, Volume 42, Issue 4, pp 965-969
Date: 11 Mar 2010

The impact of core biopsy fragmentation in prostate cancer

Rent the article at a discount

Rent now

* Final gross prices may vary according to local VAT.

Get Access

Abstract

Objectives

Since accurate tumor localization and quantification are essential requisites avoiding prostate cancer overtreatment, we analyzed the impact of core fragmentation and the relation between core biopsy taken and pathological information in regard to cancer extension and aggressiveness (Gleason score).

Methods

One hundred and ninety-nine men submitted to trans-rectal prostate biopsy by the same urologist between October 2006 and October 2008 were included, and the number of cores obtained by biopsy compared to the number of cores examined by the same pathologist.

Results

Total core number obtained by biopsy was 21.54 (±3.56) compared to 24.08 (±4.77) examined by the pathologist, P < 0.01. Dividing prostate gland by areas such as base, mid and apical right and left, all areas showed statistically different core number between biopsy and pathological examination report (P < 0.01). Mean ratio of positive core cancer length was 0.41 (±0.12) and 0.32 (±0.8) comparing individual and overall cores analysis, respectively (P < 0.01). The mean Gleason score in the individual and overall cores analysis were 6.6 (6–9) and 6.3 (6–9), respectively, P < 0.01.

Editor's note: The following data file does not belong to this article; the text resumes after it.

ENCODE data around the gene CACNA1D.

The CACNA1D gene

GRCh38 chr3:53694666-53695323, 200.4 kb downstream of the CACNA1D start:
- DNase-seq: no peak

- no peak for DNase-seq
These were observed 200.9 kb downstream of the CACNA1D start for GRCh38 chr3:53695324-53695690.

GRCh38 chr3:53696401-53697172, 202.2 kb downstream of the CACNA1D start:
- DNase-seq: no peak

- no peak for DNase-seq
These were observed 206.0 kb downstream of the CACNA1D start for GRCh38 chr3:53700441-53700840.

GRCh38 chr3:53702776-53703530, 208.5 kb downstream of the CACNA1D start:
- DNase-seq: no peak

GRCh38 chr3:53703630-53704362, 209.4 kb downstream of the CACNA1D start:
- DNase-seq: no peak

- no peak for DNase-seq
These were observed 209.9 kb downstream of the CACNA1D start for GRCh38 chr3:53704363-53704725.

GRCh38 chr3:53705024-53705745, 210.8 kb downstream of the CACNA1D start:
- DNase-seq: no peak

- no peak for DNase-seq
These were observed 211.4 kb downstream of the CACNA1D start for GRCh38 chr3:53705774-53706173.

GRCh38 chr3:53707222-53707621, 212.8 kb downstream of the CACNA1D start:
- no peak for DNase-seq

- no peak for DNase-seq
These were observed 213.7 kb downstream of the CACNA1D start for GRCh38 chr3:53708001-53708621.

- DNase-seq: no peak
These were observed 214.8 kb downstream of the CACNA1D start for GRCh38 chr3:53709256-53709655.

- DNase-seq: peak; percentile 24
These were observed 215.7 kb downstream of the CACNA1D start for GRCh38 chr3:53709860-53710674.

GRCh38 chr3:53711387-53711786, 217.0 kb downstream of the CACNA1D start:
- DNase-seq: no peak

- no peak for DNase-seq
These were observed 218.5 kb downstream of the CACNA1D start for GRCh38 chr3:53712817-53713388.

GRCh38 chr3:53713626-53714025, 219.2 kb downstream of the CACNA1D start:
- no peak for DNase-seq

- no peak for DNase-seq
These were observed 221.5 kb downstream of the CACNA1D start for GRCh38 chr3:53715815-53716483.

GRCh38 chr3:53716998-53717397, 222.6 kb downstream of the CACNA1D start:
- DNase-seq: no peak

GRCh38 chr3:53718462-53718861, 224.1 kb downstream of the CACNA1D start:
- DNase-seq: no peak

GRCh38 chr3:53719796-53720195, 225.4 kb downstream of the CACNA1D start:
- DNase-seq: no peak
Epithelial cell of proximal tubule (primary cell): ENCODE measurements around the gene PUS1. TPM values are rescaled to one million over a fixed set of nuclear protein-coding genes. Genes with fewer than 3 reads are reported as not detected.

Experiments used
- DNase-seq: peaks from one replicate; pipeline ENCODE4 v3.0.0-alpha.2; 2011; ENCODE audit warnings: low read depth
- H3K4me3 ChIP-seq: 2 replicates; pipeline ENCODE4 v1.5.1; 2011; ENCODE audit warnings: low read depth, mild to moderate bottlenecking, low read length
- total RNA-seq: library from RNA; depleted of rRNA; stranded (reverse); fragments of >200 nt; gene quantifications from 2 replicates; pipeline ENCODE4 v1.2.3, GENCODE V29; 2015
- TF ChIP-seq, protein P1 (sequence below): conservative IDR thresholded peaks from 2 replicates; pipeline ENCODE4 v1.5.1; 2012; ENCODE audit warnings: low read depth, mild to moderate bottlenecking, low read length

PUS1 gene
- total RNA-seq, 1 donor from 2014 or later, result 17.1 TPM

Conclusions

Considering the ongoing trend for earlier diagnosis of increasing numbers of younger men with low-risk prostate cancer, this study is original and demonstrates the possibility of core fragmentation, explaining in part over- and under-staging. One core per container and an overall Gleason score and percentage of adenocarcinoma for each container are encouraged.

Take Home Message: Core biopsy fragmentation is not uncommon and can lead to prostate cancer up-staging and overtreatment.